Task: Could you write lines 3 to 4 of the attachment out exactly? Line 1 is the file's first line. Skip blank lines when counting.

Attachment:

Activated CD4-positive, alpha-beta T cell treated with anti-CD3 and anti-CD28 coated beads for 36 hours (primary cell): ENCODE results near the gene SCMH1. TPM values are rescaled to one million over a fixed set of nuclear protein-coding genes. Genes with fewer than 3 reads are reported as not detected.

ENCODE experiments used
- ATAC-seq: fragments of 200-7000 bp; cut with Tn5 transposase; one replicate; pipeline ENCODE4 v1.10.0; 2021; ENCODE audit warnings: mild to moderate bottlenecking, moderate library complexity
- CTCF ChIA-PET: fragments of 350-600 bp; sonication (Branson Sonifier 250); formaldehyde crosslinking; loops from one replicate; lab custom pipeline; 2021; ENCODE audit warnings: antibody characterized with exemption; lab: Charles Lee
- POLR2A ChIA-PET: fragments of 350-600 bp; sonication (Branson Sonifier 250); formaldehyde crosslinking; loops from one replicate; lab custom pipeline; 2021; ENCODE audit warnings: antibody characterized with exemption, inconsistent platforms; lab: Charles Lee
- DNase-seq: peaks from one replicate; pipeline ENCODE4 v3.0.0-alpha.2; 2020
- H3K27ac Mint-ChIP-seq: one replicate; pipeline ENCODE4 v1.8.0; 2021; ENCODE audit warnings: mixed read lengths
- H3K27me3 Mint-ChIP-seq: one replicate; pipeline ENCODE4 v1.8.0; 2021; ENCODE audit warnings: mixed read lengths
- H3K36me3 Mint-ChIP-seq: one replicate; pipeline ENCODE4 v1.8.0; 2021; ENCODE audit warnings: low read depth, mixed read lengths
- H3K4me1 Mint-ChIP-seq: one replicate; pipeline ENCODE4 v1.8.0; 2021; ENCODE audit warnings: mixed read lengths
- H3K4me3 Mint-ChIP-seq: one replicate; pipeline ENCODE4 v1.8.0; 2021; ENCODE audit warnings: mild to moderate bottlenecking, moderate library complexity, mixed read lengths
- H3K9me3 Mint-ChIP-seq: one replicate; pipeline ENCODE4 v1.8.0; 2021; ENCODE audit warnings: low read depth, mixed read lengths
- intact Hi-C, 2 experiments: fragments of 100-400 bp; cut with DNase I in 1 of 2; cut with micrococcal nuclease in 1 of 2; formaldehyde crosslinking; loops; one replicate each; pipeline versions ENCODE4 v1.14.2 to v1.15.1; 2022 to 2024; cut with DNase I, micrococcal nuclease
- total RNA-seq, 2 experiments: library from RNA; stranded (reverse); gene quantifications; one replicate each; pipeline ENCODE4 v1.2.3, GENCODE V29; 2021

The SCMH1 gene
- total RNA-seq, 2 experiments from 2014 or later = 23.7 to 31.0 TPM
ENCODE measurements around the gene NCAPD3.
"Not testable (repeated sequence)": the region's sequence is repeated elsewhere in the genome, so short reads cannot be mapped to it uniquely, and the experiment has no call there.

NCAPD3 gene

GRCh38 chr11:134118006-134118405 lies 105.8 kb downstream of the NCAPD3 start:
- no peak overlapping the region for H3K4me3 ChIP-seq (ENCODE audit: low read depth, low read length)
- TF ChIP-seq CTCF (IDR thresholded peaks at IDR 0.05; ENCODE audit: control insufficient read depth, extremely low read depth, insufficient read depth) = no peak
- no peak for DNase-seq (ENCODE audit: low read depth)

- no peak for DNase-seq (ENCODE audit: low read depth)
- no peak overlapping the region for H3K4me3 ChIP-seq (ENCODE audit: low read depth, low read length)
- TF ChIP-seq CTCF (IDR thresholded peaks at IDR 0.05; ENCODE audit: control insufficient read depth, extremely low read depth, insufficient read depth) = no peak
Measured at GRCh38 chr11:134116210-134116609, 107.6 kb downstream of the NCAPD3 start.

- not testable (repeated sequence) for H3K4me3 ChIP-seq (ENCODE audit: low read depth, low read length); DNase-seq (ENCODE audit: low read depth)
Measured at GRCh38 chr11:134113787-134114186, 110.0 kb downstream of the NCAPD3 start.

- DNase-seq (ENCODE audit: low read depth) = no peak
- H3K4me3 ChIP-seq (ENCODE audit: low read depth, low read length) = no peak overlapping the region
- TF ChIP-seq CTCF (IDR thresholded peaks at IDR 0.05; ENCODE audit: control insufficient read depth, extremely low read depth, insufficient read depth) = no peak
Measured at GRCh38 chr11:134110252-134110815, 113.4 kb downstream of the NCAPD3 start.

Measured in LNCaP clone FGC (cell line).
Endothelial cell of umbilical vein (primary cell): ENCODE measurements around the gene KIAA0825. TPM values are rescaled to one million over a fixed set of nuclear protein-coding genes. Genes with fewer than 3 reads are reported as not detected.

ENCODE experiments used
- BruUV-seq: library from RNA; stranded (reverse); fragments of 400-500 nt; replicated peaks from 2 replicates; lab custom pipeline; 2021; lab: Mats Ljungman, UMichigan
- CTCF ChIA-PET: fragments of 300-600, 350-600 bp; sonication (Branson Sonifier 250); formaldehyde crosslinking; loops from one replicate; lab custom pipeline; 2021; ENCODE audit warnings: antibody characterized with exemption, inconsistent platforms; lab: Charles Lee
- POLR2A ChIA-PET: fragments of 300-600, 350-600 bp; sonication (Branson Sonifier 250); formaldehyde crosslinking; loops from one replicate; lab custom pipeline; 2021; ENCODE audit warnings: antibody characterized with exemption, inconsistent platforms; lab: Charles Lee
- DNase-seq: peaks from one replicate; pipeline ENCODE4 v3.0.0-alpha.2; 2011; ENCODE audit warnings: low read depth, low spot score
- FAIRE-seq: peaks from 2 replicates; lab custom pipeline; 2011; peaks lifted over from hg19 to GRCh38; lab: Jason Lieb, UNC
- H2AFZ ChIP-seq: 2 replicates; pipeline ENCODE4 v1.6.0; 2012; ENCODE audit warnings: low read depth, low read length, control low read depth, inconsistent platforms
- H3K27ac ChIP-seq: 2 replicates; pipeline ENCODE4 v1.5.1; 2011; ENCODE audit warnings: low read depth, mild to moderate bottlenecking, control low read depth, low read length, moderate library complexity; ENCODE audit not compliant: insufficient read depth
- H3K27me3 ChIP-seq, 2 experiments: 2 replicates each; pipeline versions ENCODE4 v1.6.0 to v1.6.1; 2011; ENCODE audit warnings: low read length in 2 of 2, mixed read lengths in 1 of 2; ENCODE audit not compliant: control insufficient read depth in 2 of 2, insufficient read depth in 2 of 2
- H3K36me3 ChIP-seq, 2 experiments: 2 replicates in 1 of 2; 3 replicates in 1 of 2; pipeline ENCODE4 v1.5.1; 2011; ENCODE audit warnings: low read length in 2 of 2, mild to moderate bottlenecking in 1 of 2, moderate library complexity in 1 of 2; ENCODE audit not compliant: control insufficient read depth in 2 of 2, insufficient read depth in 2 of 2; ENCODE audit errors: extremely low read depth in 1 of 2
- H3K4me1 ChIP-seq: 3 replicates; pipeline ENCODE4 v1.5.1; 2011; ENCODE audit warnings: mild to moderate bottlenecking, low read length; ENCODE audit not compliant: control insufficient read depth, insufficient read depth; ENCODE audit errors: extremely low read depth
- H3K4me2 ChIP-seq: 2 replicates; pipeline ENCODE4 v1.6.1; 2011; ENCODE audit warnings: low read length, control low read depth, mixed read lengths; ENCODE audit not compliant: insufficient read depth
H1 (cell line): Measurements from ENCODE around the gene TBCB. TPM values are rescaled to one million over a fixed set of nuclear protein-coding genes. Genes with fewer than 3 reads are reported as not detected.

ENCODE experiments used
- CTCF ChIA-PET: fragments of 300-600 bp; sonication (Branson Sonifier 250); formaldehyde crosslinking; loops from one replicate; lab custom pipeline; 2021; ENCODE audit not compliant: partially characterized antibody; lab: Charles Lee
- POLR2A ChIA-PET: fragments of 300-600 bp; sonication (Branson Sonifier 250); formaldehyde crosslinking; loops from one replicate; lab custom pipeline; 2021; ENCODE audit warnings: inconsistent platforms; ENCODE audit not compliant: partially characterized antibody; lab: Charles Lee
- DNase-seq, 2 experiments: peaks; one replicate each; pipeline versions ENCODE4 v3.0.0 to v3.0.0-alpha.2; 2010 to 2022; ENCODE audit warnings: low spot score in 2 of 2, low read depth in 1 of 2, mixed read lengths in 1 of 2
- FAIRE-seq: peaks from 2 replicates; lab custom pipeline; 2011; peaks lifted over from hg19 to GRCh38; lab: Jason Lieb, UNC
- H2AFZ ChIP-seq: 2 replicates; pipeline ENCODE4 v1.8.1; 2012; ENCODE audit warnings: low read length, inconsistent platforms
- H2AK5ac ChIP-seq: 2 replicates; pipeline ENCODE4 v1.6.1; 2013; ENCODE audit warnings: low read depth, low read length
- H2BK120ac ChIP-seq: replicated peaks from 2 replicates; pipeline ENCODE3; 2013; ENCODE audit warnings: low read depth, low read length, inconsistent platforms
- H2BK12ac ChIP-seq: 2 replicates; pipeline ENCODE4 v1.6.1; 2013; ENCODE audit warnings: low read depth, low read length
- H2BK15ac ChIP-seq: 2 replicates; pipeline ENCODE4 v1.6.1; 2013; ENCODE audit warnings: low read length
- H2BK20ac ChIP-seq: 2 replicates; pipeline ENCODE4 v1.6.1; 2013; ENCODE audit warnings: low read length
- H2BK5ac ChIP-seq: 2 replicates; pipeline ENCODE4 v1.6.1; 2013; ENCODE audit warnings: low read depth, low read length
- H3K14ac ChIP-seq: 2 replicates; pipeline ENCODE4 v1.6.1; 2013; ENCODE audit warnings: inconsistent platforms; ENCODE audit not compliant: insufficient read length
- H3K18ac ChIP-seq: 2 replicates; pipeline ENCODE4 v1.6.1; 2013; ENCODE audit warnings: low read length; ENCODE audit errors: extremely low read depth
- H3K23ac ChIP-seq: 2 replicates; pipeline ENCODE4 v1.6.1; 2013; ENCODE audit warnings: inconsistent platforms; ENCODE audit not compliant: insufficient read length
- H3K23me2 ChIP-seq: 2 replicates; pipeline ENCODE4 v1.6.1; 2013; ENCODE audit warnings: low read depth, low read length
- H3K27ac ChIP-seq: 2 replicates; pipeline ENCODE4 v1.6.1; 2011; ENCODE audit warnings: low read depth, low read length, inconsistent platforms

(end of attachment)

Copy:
- ATAC-seq: fragments of 200-7000 bp; cut with Tn5 transposase; one replicate; pipeline ENCODE4 v1.10.0; 2021; ENCODE audit warnings: mild to moderate bottlenecking, moderate library complexity
- CTCF ChIA-PET: fragments of 350-600 bp; sonication (Branson Sonifier 250); formaldehyde crosslinking; loops from one replicate; lab custom pipeline; 2021; ENCODE audit warnings: antibody characterized with exemption; lab: Charles Lee